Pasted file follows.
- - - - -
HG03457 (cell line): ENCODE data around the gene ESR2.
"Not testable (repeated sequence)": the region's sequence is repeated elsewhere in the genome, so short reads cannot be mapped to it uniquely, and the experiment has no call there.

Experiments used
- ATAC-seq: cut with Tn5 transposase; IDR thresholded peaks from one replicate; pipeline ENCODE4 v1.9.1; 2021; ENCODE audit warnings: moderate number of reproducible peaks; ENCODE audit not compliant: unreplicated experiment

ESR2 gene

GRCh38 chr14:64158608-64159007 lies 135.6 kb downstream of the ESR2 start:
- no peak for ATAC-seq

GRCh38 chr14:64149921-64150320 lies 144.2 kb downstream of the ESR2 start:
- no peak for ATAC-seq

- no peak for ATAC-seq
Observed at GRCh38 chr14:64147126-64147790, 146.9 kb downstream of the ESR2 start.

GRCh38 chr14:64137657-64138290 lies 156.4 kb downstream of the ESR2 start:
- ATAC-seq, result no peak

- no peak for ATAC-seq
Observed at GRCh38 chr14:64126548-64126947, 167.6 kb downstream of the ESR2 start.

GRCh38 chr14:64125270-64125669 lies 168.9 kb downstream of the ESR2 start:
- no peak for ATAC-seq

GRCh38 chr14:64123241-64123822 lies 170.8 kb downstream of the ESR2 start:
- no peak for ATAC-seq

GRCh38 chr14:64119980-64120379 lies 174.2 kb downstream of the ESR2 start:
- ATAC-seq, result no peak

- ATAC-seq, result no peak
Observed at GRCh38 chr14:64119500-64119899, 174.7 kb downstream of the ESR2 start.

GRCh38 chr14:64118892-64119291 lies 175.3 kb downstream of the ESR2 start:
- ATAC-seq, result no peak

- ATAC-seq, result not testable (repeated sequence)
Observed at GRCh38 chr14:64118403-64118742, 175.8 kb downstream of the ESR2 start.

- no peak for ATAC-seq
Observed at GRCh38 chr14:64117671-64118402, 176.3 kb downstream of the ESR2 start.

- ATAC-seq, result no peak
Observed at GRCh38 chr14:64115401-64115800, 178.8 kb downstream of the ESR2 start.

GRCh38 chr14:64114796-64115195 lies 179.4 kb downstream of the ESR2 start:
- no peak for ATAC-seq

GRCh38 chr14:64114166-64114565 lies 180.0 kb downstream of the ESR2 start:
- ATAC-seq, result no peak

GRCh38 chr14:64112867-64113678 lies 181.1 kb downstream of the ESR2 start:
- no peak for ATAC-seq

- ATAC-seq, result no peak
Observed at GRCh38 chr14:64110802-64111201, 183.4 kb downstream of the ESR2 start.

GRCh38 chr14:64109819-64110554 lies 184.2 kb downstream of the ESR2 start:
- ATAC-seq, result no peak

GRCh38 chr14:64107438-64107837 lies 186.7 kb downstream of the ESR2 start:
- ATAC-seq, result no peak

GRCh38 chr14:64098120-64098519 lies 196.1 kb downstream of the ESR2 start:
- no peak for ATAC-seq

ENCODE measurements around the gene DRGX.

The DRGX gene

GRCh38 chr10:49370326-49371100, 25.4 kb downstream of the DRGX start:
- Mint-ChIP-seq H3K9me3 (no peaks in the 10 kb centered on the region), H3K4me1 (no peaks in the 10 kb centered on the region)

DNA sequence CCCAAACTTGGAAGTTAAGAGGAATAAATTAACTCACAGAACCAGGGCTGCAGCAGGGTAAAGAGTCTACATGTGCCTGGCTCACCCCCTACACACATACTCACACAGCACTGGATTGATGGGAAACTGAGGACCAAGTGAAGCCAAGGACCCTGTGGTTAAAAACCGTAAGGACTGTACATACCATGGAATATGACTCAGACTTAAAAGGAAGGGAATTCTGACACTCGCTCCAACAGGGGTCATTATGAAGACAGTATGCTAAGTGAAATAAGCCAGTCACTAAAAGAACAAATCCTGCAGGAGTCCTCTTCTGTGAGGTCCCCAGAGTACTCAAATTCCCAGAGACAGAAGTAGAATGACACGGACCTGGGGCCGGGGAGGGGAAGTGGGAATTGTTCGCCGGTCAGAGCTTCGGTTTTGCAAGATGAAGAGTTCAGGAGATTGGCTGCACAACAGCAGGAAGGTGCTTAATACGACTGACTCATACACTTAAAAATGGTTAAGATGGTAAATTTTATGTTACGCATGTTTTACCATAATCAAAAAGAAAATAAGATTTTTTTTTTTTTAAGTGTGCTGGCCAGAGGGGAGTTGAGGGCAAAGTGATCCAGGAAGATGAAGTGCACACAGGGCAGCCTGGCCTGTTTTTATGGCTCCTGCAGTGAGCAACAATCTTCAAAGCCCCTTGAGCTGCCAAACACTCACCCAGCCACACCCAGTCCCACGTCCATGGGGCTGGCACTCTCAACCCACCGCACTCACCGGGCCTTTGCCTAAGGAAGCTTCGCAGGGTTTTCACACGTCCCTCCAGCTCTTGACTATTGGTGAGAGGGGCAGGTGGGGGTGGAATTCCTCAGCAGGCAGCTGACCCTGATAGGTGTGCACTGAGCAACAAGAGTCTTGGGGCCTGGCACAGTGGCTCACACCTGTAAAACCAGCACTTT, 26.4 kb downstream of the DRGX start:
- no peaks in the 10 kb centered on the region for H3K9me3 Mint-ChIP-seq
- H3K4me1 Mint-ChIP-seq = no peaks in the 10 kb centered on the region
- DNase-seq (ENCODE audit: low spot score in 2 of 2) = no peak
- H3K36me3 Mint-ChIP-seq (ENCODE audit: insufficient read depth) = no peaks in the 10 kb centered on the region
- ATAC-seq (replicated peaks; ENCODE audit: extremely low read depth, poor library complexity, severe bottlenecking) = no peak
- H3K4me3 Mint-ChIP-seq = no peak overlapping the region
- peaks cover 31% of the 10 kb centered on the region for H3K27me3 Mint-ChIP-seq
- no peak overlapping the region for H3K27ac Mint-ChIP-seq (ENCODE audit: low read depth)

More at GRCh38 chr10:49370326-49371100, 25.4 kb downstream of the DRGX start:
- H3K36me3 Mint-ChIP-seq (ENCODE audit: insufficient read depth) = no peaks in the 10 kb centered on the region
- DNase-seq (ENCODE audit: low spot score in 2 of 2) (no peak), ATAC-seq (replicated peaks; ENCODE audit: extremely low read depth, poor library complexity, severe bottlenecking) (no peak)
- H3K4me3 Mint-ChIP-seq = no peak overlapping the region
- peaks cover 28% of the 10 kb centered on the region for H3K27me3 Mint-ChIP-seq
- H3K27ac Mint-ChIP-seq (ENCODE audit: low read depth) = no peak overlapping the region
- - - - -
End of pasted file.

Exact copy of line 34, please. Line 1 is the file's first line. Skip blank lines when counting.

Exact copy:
GRCh38 chr14:64114166-64114565 lies 180.0 kb downstream of the ESR2 start: